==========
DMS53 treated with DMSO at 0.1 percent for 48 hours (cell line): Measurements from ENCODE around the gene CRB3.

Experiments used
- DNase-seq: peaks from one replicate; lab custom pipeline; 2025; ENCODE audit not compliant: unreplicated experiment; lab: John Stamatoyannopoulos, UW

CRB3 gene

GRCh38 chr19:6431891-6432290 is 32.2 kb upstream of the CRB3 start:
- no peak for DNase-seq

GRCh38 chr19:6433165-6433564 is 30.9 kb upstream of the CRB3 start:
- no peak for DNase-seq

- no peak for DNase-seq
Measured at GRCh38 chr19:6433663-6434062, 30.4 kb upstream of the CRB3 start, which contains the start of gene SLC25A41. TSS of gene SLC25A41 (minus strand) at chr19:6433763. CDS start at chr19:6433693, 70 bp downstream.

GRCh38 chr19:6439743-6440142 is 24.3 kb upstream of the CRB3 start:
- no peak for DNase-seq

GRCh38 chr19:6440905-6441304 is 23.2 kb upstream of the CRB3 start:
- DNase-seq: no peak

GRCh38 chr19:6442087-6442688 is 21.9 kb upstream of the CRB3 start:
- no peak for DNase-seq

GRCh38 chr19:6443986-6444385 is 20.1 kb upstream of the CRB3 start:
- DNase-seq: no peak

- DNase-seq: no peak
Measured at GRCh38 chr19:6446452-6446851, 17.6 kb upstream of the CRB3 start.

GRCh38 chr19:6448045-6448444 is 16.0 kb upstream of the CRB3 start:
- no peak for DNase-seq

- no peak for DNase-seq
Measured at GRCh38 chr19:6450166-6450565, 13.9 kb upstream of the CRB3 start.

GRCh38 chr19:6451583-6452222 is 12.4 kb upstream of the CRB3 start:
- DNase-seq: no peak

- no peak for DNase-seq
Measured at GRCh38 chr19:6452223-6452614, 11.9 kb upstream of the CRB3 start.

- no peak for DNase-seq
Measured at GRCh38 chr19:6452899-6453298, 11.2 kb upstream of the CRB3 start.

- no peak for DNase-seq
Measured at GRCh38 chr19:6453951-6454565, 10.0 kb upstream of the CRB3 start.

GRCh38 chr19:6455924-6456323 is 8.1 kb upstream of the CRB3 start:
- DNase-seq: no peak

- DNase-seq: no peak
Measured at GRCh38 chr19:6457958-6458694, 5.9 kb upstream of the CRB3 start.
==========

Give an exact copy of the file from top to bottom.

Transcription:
DMS53 treated with DMSO at 0.1 percent for 48 hours (cell line): Measurements from ENCODE around the gene CRB3.

Experiments used
- DNase-seq: peaks from one replicate; lab custom pipeline; 2025; ENCODE audit not compliant: unreplicated experiment; lab: John Stamatoyannopoulos, UW

CRB3 gene

GRCh38 chr19:6431891-6432290 is 32.2 kb upstream of the CRB3 start:
- no peak for DNase-seq

GRCh38 chr19:6433165-6433564 is 30.9 kb upstream of the CRB3 start:
- no peak for DNase-seq

- no peak for DNase-seq
Measured at GRCh38 chr19:6433663-6434062, 30.4 kb upstream of the CRB3 start, which contains the start of gene SLC25A41. TSS of gene SLC25A41 (minus strand) at chr19:6433763. CDS start at chr19:6433693, 70 bp downstream.

GRCh38 chr19:6439743-6440142 is 24.3 kb upstream of the CRB3 start:
- no peak for DNase-seq

GRCh38 chr19:6440905-6441304 is 23.2 kb upstream of the CRB3 start:
- DNase-seq: no peak

GRCh38 chr19:6442087-6442688 is 21.9 kb upstream of the CRB3 start:
- no peak for DNase-seq

GRCh38 chr19:6443986-6444385 is 20.1 kb upstream of the CRB3 start:
- DNase-seq: no peak

- DNase-seq: no peak
Measured at GRCh38 chr19:6446452-6446851, 17.6 kb upstream of the CRB3 start.

GRCh38 chr19:6448045-6448444 is 16.0 kb upstream of the CRB3 start:
- no peak for DNase-seq

- no peak for DNase-seq
Measured at GRCh38 chr19:6450166-6450565, 13.9 kb upstream of the CRB3 start.

GRCh38 chr19:6451583-6452222 is 12.4 kb upstream of the CRB3 start:
- DNase-seq: no peak

- no peak for DNase-seq
Measured at GRCh38 chr19:6452223-6452614, 11.9 kb upstream of the CRB3 start.

- no peak for DNase-seq
Measured at GRCh38 chr19:6452899-6453298, 11.2 kb upstream of the CRB3 start.

- no peak for DNase-seq
Measured at GRCh38 chr19:6453951-6454565, 10.0 kb upstream of the CRB3 start.

GRCh38 chr19:6455924-6456323 is 8.1 kb upstream of the CRB3 start:
- DNase-seq: no peak

- DNase-seq: no peak
Measured at GRCh38 chr19:6457958-6458694, 5.9 kb upstream of the CRB3 start.